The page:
However, many parent groups operate more informally and don’t use motions to drive their meetings. In this case, it is more difficult to decide what should be and what shouldn’t be included in your minutes. If your group runs its meetings without motions, keep in mind these basic rules:

  • Be concise.
  • Be accurate.
  • Don’t try to summarize discussion or who said what.
  • Document major decisions and ensure that the participants agree with your understanding of the decision. If you’re in doubt, speak up to clarify whether a decision has been made.
  • Finalize the minutes in a timely fashion.

For each motion, list the complete wording of the motion and the outcome of the motion (approved, defeated, tabled). You may also include the name of the person making the motion, but it’s not necessary. If you do decide to include names, be consistent and include them for all motions.

Do not include the name of the person who seconded the motion. Do not summarize the discussion of the motion. Do not attribute discussion or comments to individuals. Do not include editorial comments about the nature of the discussion. Just indicate whether the motion passed or not.

Do include the name of the speaker and the name of any committee that presents a report, along with a very brief (one or two sentences) summary of the committee’s report. Attach a copy of any committee’s formal report as part of the permanent record of this meeting.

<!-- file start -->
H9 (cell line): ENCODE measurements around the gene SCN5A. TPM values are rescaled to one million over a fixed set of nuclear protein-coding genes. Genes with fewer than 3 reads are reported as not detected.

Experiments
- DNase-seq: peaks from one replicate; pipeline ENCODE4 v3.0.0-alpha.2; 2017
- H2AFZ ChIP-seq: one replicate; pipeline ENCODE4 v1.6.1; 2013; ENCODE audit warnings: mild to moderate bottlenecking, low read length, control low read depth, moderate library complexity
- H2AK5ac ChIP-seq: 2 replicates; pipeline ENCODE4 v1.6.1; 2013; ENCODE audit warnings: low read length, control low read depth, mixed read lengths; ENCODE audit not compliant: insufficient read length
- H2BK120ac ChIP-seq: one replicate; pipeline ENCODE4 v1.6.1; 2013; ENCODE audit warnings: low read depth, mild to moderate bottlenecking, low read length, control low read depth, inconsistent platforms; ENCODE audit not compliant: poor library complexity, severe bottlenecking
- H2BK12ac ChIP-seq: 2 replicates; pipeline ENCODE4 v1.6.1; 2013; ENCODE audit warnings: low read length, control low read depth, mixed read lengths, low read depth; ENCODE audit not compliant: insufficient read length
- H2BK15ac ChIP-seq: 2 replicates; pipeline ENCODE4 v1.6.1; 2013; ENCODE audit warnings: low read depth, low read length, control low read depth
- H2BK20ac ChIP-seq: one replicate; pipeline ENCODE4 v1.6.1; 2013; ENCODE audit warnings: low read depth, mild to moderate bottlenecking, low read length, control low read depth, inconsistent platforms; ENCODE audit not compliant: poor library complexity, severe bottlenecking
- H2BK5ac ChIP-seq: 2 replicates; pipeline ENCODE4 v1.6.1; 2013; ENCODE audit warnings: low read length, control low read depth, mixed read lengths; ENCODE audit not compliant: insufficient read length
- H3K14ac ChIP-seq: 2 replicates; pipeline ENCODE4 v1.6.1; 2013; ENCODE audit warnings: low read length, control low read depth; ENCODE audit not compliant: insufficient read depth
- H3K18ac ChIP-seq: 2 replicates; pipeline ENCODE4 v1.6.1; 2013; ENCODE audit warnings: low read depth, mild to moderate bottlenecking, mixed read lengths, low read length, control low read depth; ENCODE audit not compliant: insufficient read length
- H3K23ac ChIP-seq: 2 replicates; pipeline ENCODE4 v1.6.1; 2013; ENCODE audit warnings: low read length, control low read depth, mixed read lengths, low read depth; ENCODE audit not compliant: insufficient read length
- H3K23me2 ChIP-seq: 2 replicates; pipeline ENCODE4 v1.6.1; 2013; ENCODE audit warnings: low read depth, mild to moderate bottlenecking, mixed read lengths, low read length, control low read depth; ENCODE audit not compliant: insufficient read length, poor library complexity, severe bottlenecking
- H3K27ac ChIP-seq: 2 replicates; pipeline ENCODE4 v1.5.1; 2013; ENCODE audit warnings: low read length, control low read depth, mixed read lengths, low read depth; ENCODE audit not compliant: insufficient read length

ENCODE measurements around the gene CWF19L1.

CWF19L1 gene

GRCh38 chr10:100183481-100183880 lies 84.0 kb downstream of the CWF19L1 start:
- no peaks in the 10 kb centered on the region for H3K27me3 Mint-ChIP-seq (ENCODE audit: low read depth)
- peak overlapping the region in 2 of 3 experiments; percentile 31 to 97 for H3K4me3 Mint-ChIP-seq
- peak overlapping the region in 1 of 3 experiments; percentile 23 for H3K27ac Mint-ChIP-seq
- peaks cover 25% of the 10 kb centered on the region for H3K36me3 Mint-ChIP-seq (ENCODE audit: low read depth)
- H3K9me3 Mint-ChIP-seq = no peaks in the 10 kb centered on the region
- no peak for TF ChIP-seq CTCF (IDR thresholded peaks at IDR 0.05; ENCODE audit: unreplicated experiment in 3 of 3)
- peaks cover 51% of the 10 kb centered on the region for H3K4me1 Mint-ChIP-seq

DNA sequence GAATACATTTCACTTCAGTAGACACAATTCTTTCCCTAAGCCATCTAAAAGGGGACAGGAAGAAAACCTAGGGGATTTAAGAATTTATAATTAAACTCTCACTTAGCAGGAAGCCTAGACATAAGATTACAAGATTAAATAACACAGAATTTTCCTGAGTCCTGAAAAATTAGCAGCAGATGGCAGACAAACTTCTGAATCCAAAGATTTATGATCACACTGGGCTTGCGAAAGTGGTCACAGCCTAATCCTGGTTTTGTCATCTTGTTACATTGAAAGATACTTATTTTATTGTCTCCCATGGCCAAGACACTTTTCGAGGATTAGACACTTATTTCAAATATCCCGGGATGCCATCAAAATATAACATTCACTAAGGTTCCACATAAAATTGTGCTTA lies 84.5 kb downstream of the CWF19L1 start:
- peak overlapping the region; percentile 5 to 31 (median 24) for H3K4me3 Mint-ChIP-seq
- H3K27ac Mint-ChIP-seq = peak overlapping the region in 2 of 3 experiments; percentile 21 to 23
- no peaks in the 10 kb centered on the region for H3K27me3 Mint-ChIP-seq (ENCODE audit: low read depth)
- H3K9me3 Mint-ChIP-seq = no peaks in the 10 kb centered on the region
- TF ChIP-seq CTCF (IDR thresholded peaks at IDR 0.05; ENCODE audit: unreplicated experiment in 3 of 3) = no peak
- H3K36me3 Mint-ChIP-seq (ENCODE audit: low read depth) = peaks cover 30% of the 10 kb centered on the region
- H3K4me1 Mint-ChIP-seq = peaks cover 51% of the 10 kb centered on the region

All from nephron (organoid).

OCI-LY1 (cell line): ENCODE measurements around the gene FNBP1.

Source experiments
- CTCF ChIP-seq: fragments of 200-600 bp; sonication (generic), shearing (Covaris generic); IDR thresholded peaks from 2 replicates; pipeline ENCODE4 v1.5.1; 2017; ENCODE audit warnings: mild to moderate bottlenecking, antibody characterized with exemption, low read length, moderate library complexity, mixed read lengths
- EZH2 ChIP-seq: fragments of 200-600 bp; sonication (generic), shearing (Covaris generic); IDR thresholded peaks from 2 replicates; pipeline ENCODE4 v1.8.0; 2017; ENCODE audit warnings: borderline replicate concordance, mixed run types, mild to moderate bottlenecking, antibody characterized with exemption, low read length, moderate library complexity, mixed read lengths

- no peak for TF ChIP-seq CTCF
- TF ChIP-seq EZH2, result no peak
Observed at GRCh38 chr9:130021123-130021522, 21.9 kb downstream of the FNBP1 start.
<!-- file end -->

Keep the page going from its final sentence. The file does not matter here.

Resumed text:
Do include the name and title of any guest speaker at your meeting, along with the topic of the speaker’s presentation. Do not try to summarize the speaker’s presentation in your minutes. Attach any handout from the speaker as part of the permanent record of the meeting.

After the Meeting

Finalize your minutes quickly, preferably within 24 hours of the meeting. The faster you return to your notes, the easier they will be to decipher.

Send a copy of your draft minutes to the executive officers for preliminary approval. They should be on the lookout for errors or omissions.

Print a copy of your minutes and file them chronologically in a binder reserved just for your PTO’s minutes.

File an electronic copy in a folder on your computer reserved just for PTO minutes.

Distribute the minutes after the meeting using email or through your PTO’s website. Bring a copy to the next meeting for review and approval. Technically, the minutes are not finalized until the membership votes to approve them at the next meeting.

If you need to make corrections after you have finalized the minutes, be sure to update the copy in your permanent secretary file, too.

Save a copy of any handouts or reports presented by committees or guest speakers at your PTO meeting. Include those documents with the corresponding meeting minutes in your permanent files.